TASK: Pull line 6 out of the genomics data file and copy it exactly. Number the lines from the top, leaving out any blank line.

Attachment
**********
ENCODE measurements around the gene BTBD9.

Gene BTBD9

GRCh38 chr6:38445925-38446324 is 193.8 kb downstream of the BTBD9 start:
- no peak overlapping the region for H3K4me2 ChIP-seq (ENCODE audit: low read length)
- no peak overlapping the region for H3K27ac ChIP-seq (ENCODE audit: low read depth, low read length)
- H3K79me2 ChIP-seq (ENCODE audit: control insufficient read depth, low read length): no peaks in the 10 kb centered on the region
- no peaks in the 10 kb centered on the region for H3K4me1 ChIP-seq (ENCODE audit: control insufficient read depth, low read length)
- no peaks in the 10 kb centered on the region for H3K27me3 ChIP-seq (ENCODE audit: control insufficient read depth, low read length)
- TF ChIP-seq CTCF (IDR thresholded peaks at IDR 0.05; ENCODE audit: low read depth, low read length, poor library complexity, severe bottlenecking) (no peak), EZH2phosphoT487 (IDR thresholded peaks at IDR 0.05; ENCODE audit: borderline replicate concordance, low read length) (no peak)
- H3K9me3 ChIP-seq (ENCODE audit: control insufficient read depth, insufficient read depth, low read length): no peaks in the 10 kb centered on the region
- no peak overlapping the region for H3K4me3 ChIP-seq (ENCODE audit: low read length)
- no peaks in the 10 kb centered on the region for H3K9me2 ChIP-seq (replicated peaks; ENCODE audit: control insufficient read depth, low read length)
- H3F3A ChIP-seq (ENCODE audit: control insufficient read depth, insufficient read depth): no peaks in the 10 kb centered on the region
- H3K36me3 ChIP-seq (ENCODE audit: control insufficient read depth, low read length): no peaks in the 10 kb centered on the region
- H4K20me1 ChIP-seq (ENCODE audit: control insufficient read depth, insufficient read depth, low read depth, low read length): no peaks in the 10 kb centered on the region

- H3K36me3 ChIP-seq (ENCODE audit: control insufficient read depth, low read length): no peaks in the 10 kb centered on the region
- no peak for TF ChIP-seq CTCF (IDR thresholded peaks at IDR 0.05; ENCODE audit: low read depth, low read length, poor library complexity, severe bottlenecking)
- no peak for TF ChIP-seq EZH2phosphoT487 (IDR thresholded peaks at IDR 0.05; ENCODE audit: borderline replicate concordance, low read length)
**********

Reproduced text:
- H3K79me2 ChIP-seq (ENCODE audit: control insufficient read depth, low read length): no peaks in the 10 kb centered on the region